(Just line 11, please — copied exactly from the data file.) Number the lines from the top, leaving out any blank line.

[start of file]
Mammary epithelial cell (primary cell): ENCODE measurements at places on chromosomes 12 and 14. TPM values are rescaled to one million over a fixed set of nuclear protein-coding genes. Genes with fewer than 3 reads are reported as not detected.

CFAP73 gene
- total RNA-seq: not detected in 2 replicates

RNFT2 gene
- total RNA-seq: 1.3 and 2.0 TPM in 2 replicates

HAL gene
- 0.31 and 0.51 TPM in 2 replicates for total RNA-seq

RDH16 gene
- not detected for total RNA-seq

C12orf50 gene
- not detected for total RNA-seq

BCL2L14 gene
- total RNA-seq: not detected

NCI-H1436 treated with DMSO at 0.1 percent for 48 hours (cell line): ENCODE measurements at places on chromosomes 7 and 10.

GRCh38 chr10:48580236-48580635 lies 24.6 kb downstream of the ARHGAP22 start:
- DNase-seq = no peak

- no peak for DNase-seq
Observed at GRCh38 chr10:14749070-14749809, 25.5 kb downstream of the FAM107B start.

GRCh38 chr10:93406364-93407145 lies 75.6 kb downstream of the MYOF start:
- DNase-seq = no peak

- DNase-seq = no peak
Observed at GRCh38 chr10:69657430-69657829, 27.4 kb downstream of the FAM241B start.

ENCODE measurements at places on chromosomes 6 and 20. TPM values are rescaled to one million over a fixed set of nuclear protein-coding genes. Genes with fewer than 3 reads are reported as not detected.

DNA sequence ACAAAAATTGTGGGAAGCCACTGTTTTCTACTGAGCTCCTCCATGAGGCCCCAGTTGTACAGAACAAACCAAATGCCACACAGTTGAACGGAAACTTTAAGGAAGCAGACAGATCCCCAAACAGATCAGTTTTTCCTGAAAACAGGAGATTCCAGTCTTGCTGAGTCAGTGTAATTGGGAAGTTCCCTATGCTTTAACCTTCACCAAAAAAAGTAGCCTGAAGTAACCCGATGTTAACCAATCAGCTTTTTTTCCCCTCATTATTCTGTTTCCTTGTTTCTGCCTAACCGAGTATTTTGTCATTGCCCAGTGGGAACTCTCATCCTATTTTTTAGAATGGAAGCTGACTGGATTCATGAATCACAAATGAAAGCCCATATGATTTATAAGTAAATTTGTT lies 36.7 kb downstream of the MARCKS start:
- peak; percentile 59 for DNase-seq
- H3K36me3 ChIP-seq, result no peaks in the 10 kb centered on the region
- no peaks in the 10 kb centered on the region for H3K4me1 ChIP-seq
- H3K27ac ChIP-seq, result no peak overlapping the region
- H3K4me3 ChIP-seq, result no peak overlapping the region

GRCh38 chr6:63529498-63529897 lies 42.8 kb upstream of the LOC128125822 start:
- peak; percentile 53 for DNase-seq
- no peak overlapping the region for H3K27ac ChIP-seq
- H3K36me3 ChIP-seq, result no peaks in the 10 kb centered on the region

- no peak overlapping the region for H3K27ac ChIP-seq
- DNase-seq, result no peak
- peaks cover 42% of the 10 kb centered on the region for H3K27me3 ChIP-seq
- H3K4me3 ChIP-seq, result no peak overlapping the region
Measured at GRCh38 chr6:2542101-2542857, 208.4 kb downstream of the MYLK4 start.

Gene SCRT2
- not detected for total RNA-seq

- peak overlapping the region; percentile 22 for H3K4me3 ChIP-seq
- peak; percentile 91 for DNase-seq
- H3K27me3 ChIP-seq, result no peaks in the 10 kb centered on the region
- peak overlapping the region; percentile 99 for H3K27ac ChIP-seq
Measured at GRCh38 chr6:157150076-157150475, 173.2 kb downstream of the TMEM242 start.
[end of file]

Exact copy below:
- not detected for total RNA-seq